The present study investigated the effect of long-term D1 dopamine receptor stimulation on an animal model of depression derived from the learned helplessness paradigm. 2. The model used is based on the escape deficit produced by a series of unavoidable shocks administered to rats 24 h before the test session. SKF 38393 administered acutely, completely prevented the development of animal hyporeactivity, while given repeatedly produced tolerance to its own protective effect. Moreover it also reduced the spontaneous escape reactivity of rats not exposed to the inescapable shocks. Animals chronically receiving SKF 38393 and showing a clearcut escape deficit, were treated daily with either imipramine, fluoxetine, or clomipramine. After 21 days of combined treatment the 3 antidepressants appeared equally effective in reverting the behavioral deficit. Moreover, long term administration of both imipramine or SKF 38393 down regulated D1 dopamine receptor number in the prefrontal cortex, while the association of the two drugs resulted in a receptor density similar to that of control rats. 3. The present results further support the crucial role played by D1 dopamine receptors in the control of animal reactivity to stressful stimuli and in the mechanism of action of imipramine. Moreover they show that the D1 dopamine receptor related escape deficit is sensitive also to compounds selectively acting through the serotonergic neuronal system.

Gambarana, C., Ghiglieri, O., & DE MONTIS, M.G. (1995). Desensitization of the D1 dopamine receptors in rats reproduces a model of escape deficit reverted by imipramine. PROGRESS IN NEURO-PSYCHOPHARMACOLOGY & BIOLOGICAL PSYCHIATRY, 19(5), 741-755 [10.1016/0278-5846(95)00128-I].

Desensitization of the D1 dopamine receptors in rats reproduces a model of escape deficit reverted by imipramine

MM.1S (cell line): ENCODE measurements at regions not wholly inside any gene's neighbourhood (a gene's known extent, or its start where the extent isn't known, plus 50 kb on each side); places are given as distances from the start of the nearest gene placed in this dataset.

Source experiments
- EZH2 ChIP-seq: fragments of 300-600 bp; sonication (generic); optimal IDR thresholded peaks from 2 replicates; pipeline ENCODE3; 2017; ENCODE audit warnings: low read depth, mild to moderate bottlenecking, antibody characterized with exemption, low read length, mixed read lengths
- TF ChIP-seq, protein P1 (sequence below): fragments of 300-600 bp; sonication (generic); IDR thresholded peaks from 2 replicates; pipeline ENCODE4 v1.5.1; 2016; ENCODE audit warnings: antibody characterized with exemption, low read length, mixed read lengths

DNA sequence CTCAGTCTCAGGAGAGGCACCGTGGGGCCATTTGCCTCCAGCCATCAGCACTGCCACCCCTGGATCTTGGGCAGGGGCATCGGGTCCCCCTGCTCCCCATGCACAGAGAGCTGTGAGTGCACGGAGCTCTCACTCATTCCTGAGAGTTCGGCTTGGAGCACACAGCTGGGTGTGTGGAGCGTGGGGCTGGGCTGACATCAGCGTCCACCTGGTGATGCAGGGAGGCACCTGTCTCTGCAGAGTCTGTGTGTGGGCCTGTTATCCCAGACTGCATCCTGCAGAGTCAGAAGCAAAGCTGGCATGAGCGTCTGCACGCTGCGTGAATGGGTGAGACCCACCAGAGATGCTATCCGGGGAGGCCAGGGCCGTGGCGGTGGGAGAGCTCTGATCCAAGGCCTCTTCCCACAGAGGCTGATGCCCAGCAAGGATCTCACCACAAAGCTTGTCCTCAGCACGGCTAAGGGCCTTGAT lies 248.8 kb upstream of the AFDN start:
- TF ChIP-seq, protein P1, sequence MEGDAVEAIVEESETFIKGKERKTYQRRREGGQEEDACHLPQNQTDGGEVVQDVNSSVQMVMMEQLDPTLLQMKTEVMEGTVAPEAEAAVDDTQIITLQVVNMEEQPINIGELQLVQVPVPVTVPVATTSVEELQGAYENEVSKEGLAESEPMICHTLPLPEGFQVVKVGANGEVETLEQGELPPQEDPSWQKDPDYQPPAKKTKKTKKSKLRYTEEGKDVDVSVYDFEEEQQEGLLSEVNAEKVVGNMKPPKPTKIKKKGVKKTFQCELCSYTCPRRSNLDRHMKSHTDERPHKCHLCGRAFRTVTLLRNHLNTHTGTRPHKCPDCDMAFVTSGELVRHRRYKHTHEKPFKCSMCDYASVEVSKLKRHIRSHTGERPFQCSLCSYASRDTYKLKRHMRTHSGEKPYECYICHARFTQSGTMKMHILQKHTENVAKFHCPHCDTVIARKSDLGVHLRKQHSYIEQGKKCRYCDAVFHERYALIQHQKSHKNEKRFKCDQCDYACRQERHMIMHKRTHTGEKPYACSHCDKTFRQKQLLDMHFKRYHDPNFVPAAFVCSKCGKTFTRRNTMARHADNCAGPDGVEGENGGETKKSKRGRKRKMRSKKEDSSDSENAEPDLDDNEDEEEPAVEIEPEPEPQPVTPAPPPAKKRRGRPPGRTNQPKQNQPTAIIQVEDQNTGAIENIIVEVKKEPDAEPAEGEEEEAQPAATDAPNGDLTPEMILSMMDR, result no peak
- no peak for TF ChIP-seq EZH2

GAMBARANA, C.;DE MONTIS, M. G.
1995

Abstract

The present study investigated the effect of long-term D1 dopamine receptor stimulation on an animal model of depression derived from the learned helplessness paradigm. 2. The model used is based on the escape deficit produced by a series of unavoidable shocks administered to rats 24 h before the test session. SKF 38393 administered acutely, completely prevented the development of animal hyporeactivity, while given repeatedly produced tolerance to its own protective effect. Moreover it also reduced the spontaneous escape reactivity of rats not exposed to the inescapable shocks. Animals chronically receiving SKF 38393 and showing a clearcut escape deficit, were treated daily with either imipramine, fluoxetine, or clomipramine. After 21 days of combined treatment the 3 antidepressants appeared equally effective in reverting the behavioral deficit. Moreover, long term administration of both imipramine or SKF 38393 down regulated D1 dopamine receptor number in the prefrontal cortex, while the association of the two drugs resulted in a receptor density similar to that of control rats. 3. The present results further support the crucial role played by D1 dopamine receptors in the control of animal reactivity to stressful stimuli and in the mechanism of action of imipramine. Moreover they show that the D1 dopamine receptor related escape deficit is sensitive also to compounds selectively acting through the serotonergic neuronal system.
Gambarana, C., Ghiglieri, O., & DE MONTIS, M.G. (1995). Desensitization of the D1 dopamine receptors in rats reproduces a model of escape deficit reverted by imipramine. PROGRESS IN NEURO-PSYCHOPHARMACOLOGY & BIOLOGICAL PSYCHIATRY, 19(5), 741-755 [10.1016/0278-5846(95)00128-I].
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Utilizza questo identificativo per citare o creare un link a questo documento: http://hdl.handle.net/11365/21518
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